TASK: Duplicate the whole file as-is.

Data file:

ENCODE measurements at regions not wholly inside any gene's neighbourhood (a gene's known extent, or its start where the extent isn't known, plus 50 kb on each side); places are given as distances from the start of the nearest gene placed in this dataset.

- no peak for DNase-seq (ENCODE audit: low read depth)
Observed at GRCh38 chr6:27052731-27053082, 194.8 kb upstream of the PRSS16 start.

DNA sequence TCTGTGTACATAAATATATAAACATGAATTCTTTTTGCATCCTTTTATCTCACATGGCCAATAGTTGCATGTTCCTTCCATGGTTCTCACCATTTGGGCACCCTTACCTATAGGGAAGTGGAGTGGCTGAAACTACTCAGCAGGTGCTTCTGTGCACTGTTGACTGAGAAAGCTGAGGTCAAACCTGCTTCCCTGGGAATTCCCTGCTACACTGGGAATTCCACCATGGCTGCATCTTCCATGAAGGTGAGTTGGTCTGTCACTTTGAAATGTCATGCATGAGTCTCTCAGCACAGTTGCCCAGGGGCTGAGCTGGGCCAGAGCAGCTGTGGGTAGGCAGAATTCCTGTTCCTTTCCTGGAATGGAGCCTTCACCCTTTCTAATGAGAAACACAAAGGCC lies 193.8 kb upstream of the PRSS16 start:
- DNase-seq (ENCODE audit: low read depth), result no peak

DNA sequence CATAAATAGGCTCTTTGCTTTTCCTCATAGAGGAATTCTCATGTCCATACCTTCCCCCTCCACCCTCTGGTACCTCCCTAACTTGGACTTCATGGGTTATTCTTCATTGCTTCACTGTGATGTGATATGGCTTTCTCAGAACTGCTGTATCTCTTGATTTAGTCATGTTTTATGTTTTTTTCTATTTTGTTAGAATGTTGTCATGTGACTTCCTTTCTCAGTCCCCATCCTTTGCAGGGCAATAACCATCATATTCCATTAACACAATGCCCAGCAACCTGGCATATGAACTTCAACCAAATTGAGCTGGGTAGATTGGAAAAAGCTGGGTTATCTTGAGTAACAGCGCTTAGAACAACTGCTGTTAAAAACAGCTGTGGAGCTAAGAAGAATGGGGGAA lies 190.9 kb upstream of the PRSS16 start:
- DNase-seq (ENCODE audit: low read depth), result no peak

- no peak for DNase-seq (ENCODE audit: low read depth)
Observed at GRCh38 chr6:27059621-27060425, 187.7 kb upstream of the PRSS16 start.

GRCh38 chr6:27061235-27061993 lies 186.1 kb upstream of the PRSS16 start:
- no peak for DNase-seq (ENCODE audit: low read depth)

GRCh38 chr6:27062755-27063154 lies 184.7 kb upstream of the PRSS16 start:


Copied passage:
ENCODE measurements at regions not wholly inside any gene's neighbourhood (a gene's known extent, or its start where the extent isn't known, plus 50 kb on each side); places are given as distances from the start of the nearest gene placed in this dataset.

- no peak for DNase-seq (ENCODE audit: low read depth)
Observed at GRCh38 chr6:27052731-27053082, 194.8 kb upstream of the PRSS16 start.

DNA sequence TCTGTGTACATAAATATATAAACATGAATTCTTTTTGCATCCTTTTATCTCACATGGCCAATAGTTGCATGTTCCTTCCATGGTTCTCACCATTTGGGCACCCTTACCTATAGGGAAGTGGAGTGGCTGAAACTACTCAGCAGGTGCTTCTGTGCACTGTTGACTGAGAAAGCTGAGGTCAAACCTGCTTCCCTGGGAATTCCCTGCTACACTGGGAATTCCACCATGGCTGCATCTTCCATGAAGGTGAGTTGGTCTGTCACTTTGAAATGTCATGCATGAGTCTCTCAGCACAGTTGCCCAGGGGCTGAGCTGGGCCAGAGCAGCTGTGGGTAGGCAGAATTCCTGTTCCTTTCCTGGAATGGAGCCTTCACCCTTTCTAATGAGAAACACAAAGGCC lies 193.8 kb upstream of the PRSS16 start:
- DNase-seq (ENCODE audit: low read depth), result no peak

DNA sequence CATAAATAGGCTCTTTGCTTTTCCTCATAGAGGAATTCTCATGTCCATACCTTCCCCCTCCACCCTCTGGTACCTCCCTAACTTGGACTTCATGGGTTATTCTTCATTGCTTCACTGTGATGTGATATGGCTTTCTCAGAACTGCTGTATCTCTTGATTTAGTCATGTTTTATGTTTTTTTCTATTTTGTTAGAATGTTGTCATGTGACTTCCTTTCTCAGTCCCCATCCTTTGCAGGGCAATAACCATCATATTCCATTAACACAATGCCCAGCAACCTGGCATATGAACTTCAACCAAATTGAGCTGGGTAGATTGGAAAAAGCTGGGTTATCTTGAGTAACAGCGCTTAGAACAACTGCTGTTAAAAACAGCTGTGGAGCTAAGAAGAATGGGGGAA lies 190.9 kb upstream of the PRSS16 start:
- DNase-seq (ENCODE audit: low read depth), result no peak

- no peak for DNase-seq (ENCODE audit: low read depth)
Observed at GRCh38 chr6:27059621-27060425, 187.7 kb upstream of the PRSS16 start.

GRCh38 chr6:27061235-27061993 lies 186.1 kb upstream of the PRSS16 start:
- no peak for DNase-seq (ENCODE audit: low read depth)

GRCh38 chr6:27062755-27063154 lies 184.7 kb upstream of the PRSS16 start: